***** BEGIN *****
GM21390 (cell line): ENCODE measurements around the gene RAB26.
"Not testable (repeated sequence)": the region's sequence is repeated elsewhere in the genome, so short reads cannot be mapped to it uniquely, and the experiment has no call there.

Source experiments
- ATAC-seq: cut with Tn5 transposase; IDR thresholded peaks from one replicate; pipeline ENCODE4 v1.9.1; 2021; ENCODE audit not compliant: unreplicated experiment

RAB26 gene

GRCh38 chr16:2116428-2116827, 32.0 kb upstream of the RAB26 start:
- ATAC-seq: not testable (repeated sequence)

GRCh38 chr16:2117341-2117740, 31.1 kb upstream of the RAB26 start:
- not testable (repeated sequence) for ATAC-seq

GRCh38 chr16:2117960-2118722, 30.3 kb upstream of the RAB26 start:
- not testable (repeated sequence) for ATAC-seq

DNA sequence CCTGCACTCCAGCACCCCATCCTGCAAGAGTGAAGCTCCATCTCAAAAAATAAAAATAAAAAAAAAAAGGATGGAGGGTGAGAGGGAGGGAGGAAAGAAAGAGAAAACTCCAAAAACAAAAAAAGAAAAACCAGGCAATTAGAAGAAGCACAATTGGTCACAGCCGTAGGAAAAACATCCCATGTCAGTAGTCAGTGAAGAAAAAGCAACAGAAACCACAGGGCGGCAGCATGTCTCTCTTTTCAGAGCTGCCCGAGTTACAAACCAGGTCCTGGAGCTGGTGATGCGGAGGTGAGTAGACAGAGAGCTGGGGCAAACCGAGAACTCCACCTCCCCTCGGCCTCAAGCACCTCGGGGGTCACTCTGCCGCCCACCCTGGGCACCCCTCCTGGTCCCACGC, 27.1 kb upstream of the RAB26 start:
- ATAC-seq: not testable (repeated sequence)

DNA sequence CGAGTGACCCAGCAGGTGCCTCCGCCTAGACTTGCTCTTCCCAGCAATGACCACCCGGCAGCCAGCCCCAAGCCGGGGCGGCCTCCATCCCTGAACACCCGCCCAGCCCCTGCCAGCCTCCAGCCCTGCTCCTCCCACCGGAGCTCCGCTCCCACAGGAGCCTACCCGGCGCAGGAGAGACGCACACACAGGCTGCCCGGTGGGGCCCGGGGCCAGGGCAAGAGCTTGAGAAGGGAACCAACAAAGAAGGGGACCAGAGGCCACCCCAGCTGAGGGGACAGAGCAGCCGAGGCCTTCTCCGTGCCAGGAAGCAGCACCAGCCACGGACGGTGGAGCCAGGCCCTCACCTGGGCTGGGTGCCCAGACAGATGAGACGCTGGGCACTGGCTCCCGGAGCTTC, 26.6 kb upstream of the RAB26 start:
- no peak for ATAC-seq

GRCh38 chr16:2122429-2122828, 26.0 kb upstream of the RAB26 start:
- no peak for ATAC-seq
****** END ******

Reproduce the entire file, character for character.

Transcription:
GM21390 (cell line): ENCODE measurements around the gene RAB26.
"Not testable (repeated sequence)": the region's sequence is repeated elsewhere in the genome, so short reads cannot be mapped to it uniquely, and the experiment has no call there.

Source experiments
- ATAC-seq: cut with Tn5 transposase; IDR thresholded peaks from one replicate; pipeline ENCODE4 v1.9.1; 2021; ENCODE audit not compliant: unreplicated experiment

RAB26 gene

GRCh38 chr16:2116428-2116827, 32.0 kb upstream of the RAB26 start:
- ATAC-seq: not testable (repeated sequence)

GRCh38 chr16:2117341-2117740, 31.1 kb upstream of the RAB26 start:
- not testable (repeated sequence) for ATAC-seq

GRCh38 chr16:2117960-2118722, 30.3 kb upstream of the RAB26 start:
- not testable (repeated sequence) for ATAC-seq

DNA sequence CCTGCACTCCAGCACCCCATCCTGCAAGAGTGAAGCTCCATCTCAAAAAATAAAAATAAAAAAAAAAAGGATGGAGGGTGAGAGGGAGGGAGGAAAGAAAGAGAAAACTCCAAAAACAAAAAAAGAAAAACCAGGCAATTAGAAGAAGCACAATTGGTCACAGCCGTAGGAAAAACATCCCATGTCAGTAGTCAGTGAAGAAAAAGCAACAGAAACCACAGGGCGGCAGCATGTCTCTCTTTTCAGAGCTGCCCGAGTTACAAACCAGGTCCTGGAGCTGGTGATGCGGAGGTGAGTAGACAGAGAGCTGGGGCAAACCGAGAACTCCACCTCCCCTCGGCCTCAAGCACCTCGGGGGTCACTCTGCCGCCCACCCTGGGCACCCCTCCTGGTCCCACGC, 27.1 kb upstream of the RAB26 start:
- ATAC-seq: not testable (repeated sequence)

DNA sequence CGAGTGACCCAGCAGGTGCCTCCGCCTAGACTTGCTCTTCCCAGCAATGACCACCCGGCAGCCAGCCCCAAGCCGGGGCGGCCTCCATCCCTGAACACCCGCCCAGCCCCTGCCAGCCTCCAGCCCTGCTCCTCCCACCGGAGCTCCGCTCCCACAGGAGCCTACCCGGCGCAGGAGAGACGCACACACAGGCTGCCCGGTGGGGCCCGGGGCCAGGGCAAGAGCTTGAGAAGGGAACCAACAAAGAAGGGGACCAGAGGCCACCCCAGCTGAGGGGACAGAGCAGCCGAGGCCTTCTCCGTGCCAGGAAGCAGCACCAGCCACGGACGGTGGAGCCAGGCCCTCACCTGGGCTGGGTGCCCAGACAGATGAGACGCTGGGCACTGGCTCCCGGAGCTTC, 26.6 kb upstream of the RAB26 start:
- no peak for ATAC-seq

GRCh38 chr16:2122429-2122828, 26.0 kb upstream of the RAB26 start:
- no peak for ATAC-seq